Fannie’s path to ownership
September 03, 2010 12:30PM
If you fit the profile — typically buyers with little cash on hand or small-scale investors looking for a deal on a foreclosed house — a little publicized national lending program could be just what you need this fall.
Here’s what it offers:
— Minimal down payments — 3 percent for buyers who plan to live in the house, 10 percent for investors. Most of your down payment can come from documented gifts from relatives or others with no direct connection to the transaction.
— No requirement for an appraisal on the property unless you’re applying for additional money to renovate the house. This is crucial because lowball appraisals can be deal-killers, especially when the house needs cosmetic or other repairs.
— Generous “seller contribution” limits of up to 6 percent of the price, effectively reducing the cash you’ll need to pay closing costs.
— No requirement for mortgage insurance coverage, despite your high loan-to-value ratio at purchase.
— Credit score minimum of 660 — significantly lower than the 700-plus scores many lenders now demand for conventional loans on favorable terms.
— Maximum loan amounts tied to standard conventional loan limits: $729,750 in the highest cost markets, $625,500 in others, and $417,000 everywhere else.
Who is offering such an unusual package of come-ons like this in an era of stringent underwriting requirements? It’s Fannie Mae, the mortgage investment giant that got into deep trouble when the housing bubble burst and is now bleeding red ink in prodigious quantities under federal conservatorship.
As a result of its past problems, Fannie is saddled with a bulging portfolio of tens of thousands of foreclosed homes. It needs to sell those houses, is willing to finance their transfer to new owners, and has come up with a program it calls “HomePath” to do so. In recent weeks, HomePath loans have been rolled out through mortgage brokers and a network of 50 lenders, so it’s probably available on houses in your area.
The basics on HomePath: The program is restricted to Fannie Mae foreclosure holdings. The full lineup of listings can be viewed state by state. Participating real estate brokers are listed on the same site; Fannie Mae will only entertain offers that come through those brokers, not directly from consumers. Most properties are open to bids from owner-occupant purchasers and investors, but some designated “First Look” are reserved for bids from owner-occupants during the initial 15 days after listing.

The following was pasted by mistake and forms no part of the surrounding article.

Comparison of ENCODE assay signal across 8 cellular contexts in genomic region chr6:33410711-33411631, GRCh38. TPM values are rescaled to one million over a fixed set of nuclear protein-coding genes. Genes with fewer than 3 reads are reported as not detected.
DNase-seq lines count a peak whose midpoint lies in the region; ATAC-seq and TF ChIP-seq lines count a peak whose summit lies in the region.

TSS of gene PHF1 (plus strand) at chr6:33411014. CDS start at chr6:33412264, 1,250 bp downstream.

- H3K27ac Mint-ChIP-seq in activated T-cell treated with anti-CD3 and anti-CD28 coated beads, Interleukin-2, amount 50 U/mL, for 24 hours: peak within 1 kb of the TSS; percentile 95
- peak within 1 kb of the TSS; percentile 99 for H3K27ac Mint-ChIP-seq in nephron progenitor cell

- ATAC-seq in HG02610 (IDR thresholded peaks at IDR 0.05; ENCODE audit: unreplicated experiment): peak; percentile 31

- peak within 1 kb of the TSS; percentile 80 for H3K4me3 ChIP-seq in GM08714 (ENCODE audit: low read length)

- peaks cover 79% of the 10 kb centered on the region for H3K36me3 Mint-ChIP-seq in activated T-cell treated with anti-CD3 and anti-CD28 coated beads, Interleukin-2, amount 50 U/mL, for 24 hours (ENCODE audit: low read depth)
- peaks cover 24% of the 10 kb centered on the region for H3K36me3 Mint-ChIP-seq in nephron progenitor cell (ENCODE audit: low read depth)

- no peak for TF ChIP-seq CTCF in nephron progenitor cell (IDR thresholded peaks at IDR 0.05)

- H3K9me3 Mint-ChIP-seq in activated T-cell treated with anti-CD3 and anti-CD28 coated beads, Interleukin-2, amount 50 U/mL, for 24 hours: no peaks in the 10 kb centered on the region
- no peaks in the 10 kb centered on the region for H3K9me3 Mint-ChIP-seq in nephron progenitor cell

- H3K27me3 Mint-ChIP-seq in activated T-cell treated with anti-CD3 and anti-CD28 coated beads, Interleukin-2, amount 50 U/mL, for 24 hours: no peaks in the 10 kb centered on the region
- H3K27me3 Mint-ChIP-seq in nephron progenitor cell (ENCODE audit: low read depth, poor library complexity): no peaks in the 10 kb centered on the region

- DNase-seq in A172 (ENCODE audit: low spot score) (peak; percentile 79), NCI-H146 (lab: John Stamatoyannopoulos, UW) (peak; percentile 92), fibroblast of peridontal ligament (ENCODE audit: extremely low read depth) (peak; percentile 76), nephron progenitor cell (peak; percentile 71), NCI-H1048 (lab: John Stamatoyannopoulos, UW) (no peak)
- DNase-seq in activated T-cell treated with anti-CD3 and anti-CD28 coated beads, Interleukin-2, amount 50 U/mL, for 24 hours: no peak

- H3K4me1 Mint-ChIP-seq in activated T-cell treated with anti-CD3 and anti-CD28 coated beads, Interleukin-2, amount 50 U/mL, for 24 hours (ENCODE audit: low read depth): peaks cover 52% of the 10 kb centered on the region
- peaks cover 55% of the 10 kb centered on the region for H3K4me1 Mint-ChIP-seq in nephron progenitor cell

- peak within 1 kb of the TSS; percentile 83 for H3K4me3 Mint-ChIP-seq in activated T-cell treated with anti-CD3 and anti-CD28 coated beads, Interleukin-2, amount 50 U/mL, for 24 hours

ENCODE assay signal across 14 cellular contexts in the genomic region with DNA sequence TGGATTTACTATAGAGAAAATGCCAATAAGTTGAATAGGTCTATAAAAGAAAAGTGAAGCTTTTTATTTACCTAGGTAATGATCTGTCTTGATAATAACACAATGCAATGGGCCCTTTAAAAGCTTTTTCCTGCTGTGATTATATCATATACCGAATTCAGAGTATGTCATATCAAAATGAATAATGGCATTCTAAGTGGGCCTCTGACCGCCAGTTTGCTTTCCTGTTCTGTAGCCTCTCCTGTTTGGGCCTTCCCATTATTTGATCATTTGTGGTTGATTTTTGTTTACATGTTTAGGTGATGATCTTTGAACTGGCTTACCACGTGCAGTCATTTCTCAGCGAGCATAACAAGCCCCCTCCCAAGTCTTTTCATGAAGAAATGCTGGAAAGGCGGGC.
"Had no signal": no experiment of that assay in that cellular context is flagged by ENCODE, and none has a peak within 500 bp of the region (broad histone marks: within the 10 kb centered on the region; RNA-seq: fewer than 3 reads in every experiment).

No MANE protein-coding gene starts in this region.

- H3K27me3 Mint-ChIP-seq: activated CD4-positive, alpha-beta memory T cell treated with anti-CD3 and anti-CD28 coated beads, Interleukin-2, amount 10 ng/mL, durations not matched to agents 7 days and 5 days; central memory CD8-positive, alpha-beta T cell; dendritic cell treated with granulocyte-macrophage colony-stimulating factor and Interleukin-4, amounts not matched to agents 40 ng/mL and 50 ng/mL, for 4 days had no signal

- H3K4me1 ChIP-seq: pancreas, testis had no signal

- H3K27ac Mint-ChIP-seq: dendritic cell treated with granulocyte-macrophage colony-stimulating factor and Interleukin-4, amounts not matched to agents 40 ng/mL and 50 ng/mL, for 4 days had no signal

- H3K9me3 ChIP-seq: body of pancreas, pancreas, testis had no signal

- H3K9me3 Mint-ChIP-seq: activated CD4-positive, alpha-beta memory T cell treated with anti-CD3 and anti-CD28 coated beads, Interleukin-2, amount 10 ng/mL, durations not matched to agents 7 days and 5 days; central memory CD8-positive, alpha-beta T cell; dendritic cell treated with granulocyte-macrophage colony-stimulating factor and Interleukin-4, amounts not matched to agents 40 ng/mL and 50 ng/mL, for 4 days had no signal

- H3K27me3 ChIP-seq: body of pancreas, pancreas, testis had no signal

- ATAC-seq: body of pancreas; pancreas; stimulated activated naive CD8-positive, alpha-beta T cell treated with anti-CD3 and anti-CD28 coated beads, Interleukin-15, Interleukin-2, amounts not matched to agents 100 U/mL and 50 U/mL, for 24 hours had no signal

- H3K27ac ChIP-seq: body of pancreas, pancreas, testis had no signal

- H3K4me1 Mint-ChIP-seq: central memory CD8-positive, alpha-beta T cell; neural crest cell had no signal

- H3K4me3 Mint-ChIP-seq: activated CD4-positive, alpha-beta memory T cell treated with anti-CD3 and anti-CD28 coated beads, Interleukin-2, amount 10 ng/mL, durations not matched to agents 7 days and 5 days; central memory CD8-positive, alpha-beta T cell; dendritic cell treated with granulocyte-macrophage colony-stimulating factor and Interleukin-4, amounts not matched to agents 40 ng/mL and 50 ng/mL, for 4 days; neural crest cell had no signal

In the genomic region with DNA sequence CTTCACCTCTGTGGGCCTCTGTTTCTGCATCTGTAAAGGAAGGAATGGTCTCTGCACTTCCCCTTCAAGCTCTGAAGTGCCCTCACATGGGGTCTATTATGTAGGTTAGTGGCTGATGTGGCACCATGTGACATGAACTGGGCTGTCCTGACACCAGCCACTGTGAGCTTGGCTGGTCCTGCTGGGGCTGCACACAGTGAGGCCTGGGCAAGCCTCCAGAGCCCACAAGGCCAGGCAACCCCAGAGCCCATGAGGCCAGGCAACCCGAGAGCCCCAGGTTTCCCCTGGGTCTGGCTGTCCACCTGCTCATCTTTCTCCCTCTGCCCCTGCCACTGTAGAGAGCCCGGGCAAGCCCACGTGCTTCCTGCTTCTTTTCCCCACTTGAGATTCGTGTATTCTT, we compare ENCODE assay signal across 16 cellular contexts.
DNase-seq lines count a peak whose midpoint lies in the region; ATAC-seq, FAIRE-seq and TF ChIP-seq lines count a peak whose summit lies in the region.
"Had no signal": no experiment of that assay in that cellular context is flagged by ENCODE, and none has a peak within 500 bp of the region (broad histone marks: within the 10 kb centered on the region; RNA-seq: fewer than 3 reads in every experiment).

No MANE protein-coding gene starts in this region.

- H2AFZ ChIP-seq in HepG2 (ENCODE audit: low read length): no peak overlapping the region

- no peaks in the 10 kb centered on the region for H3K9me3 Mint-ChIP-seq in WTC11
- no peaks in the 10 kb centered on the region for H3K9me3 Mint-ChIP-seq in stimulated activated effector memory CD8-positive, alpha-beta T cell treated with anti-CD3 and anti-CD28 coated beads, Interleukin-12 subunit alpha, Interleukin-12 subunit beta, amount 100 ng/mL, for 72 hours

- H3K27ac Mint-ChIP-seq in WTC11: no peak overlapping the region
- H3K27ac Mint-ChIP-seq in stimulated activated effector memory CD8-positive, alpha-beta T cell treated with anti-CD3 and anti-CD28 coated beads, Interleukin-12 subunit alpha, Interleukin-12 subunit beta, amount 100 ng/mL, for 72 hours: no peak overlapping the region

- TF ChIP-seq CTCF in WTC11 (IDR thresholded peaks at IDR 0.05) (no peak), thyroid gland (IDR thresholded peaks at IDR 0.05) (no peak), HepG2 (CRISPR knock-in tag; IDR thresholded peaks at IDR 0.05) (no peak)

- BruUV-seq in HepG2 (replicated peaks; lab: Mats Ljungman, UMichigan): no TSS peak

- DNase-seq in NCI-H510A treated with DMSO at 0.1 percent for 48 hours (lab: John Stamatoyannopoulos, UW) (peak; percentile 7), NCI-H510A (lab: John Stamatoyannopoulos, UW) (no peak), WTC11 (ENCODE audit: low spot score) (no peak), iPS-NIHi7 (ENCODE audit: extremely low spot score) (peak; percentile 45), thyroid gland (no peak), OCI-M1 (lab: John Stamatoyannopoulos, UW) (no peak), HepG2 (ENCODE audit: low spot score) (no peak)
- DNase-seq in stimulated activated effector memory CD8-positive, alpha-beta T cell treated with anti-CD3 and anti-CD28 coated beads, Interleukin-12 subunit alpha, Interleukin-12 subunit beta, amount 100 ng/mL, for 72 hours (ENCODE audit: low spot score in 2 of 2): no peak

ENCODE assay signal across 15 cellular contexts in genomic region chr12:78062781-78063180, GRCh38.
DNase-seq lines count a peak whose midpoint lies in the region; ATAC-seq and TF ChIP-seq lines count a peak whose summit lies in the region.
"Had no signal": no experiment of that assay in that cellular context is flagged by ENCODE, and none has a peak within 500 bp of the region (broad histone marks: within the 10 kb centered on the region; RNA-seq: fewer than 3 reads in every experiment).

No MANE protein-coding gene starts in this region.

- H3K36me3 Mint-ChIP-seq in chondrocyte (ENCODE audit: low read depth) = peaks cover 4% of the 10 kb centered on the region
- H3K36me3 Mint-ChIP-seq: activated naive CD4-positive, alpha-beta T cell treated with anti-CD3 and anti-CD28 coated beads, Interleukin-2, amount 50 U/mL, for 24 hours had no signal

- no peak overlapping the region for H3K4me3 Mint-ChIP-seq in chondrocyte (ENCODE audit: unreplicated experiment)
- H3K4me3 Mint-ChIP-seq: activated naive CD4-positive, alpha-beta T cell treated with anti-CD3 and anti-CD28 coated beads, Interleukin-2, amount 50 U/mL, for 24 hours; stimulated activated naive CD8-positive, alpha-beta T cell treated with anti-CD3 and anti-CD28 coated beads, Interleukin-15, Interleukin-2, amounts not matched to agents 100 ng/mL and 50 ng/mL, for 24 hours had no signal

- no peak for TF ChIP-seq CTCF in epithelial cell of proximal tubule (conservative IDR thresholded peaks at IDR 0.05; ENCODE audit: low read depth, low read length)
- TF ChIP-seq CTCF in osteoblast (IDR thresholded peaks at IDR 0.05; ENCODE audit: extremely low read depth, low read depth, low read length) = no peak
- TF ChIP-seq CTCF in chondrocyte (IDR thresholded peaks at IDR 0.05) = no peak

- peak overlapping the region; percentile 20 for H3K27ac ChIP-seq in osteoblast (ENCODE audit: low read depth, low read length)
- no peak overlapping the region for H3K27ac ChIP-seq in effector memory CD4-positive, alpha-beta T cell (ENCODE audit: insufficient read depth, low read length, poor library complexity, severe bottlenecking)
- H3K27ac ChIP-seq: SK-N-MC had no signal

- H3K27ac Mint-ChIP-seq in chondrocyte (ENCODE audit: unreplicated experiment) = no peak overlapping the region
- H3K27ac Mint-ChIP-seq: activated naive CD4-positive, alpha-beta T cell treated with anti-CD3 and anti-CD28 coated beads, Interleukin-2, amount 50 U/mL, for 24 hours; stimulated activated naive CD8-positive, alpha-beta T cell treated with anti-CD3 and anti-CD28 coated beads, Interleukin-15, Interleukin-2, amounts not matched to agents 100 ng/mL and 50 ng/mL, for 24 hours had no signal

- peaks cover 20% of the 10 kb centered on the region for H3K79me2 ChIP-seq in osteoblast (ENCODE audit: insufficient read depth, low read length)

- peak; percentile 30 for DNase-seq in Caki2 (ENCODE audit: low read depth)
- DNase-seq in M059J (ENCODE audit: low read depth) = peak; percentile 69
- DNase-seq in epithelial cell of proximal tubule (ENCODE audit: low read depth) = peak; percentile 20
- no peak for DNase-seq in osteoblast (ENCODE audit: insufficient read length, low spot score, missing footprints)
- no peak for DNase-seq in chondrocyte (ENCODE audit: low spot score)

There are two main options with HomePath: Mortgage financing to purchase the house in its current “as is” condition. And “renovation” financing, where Fannie loans additional amounts needed for what it describes as “light to moderate” fixups, such as a roof repair or replacement of an HVAC system.
Standard HomePath listings are all in “move-in condition,” according to Fannie. That is, the company has inspected them, performed at least cosmetic repairs as needed, and determined them to be structurally sound with no code violations and all systems in working order. Listings eligible for renovation financing generally require some work to be funded through add-on amounts to the mortgage that are held in escrow by the lender after closing and disbursed as repairs are completed during the succeeding six months. Maximum rehab amount is $30,000 or 20 percent of the projected “as completed” value of the renovated house.
Interest rates on both options are slightly higher than prevailing conventional or FHA-insured loan rates. For example, Peter Boutell, co-owner of Santa Cruz Home Finance in Santa Cruz, Calif., says that in mid-August, when 30-year fixed rates on owner-occupied home loans dropped to the 4 3/8 percent range, applicants making less than 20 percent down payments were required to pay mortgage insurance premiums that pushed their effective rate to about 4 7/8 percent. At the same time, HomePath loans with 5 percent down payments were available at 5 1/8 percent.
“This is an amazing program” for people looking for a foreclosure at a low price who don’t have big down payment cash, Boutell said in an interview. “You cannot buy a fix-up with conventional financing anywhere,” he added. “Lenders just won’t do them.”
Are there potential downsides to HomePath? Absolutely. Though Fannie Mae says it owns foreclosed houses in a wide variety of neighborhoods, mortgage brokers say they are more likely to be found in lower- to moderate-priced areas that took deeper hits when the housing market unraveled. Buyers looking for pristine properties with zero defects might not find what they want on the HomePath listing board.
But check it out. Fannie’s loan terms will be hard to beat.
Ken Harney is a real estate columnist with the Washington Post.
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